The Texas Medical Board met on April 12 and decided to change their unwritten physician profile website policy. The board decided to remove from physician profiles any applications for temporary suspensions filed by board staff which were ultimately denied by the board’s temporary suspension panel in the physician’s favor. The new policy is good news for physicians who have been exonerated of board staff charges that the physician was dangerous to the public.
Temporary suspension proceedings are provided for in the Medical Practice Act to allow a panel of three board members to immediately suspend or restrict a physician if the panel of board members agrees with the board’s staff that the physician is a “real danger” to the public. The board panel has the power to emergently suspend or restrict a dangerous phyisican without a hearing or with a hearing after ten days notice of the allegations.
At the April 12 meeting the board decided, by consensus and without a vote, to change their previous unwritten policy which was to post on a physician’s individual profile any public board staff accusation that the target physician was dangerous, regardless of whether the physician had been exonerated. This left wrongly accused physicians with the burden of having those false allegations posted permanently on the board’s website even when the physician ultimately proved the allegations to be unsupportable.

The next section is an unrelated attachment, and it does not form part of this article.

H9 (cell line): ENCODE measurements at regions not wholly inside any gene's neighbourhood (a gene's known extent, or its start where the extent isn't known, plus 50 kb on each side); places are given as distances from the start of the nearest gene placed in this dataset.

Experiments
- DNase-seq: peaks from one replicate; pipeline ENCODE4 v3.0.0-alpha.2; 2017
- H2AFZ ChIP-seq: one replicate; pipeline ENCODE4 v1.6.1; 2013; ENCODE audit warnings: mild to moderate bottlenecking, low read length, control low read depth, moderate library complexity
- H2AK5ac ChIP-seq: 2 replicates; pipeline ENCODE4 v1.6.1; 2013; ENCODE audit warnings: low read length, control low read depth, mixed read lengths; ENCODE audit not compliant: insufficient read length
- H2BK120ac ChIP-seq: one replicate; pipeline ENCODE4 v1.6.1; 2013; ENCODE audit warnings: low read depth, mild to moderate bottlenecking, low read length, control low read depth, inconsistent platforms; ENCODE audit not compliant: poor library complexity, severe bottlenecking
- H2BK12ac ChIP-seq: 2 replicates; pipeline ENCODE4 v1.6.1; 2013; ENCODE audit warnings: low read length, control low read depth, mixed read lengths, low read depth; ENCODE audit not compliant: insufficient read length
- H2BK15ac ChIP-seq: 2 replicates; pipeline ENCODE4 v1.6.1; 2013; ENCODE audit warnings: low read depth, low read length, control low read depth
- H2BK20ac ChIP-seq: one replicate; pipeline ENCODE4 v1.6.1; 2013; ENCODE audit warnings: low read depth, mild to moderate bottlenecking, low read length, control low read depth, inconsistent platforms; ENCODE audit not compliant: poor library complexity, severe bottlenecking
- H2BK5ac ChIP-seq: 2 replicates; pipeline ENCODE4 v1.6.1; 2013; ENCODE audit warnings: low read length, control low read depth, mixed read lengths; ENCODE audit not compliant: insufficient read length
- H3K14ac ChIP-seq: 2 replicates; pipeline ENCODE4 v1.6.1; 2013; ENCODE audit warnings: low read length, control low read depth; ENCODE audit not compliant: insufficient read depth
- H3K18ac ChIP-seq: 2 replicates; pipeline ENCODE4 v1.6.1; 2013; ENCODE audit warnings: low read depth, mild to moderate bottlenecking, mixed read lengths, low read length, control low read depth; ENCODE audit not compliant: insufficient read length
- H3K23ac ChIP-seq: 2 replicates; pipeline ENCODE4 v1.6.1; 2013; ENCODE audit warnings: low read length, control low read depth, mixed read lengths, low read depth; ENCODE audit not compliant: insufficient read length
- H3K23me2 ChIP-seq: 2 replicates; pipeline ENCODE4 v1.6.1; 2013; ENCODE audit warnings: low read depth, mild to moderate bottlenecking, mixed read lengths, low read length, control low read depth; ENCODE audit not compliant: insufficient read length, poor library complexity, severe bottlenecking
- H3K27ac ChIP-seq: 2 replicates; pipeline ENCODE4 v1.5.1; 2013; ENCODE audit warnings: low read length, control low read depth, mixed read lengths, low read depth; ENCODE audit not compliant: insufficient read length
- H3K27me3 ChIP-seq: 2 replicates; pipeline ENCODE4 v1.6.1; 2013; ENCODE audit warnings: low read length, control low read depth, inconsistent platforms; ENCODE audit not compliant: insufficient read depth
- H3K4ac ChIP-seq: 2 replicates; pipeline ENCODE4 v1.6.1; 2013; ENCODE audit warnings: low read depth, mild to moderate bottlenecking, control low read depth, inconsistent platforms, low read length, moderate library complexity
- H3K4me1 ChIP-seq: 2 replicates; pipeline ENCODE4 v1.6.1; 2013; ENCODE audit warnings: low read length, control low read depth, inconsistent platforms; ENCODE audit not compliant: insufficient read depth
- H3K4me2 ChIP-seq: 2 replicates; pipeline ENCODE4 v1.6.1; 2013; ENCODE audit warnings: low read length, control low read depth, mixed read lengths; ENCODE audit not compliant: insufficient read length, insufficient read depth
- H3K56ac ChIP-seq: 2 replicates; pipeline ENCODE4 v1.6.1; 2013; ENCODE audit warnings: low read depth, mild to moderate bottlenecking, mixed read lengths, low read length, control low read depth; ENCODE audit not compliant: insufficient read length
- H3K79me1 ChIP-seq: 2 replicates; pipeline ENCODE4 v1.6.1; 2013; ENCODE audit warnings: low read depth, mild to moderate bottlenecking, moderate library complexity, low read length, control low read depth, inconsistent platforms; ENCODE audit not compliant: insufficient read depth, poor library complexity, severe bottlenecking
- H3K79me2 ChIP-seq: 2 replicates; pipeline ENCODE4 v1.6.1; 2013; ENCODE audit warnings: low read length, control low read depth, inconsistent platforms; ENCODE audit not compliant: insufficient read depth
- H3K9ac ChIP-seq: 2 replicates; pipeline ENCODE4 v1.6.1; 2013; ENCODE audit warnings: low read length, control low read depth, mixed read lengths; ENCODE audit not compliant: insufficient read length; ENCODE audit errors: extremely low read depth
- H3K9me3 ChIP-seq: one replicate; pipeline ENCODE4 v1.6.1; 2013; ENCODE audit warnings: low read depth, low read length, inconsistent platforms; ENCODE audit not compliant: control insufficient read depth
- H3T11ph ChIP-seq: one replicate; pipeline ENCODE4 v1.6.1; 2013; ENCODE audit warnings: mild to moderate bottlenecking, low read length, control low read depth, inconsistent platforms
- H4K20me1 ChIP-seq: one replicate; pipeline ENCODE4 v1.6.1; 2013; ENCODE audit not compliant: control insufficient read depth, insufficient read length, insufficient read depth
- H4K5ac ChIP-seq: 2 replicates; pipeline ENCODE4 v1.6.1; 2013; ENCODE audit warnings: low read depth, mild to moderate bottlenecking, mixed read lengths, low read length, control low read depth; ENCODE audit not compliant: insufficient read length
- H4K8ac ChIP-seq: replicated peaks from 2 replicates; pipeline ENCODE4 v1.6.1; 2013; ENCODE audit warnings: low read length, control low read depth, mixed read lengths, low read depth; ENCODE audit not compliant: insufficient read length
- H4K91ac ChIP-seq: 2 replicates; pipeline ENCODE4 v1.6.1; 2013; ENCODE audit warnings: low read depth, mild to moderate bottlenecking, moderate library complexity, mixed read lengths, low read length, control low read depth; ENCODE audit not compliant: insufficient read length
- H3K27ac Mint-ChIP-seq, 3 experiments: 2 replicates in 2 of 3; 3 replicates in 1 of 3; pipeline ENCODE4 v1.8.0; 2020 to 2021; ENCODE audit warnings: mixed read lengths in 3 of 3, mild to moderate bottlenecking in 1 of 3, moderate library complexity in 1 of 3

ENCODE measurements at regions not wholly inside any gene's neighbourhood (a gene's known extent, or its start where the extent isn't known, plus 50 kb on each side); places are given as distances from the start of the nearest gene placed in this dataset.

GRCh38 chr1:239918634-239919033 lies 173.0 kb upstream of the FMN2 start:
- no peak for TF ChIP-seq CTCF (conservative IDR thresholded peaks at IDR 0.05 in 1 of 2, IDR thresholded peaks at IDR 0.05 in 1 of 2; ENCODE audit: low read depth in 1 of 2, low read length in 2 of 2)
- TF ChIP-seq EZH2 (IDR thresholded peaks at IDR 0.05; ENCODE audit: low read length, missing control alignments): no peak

While the Medical Practice Act gives the board authority to post on the board’s website a number of specific things, it does not specifically give the board authority to post temporary suspension allegations of dangerous conduct against a physician when the physician prevails on those allegations.
The board refined their new policy by requiring 1) that the target physician prevail at the temporary suspension hearing, and 2) that the associated facts, however minor, must also be dismissed pursuant to a confidential internal board investigation. In other words, if the physician was found not to have been dangerous but on similar facts was later found to have made even a technical violation of the Medical Practice Act, the false allegations that the physician was dangerous will stay on the physician’s profile forever. During the board meeting, no reference was made to any statute or regulation which supported this distinction.
The board’s policies on the posting of temporary suspension allegations have not yet been challenged in the courts. However, physicians who have prevailed in temporary suspension hearings should consult with an attorney and be sure their rights are well protected.
Julian Rivera is a partner in the Brown McCarroll health law section and can be reached at 512-479-9753.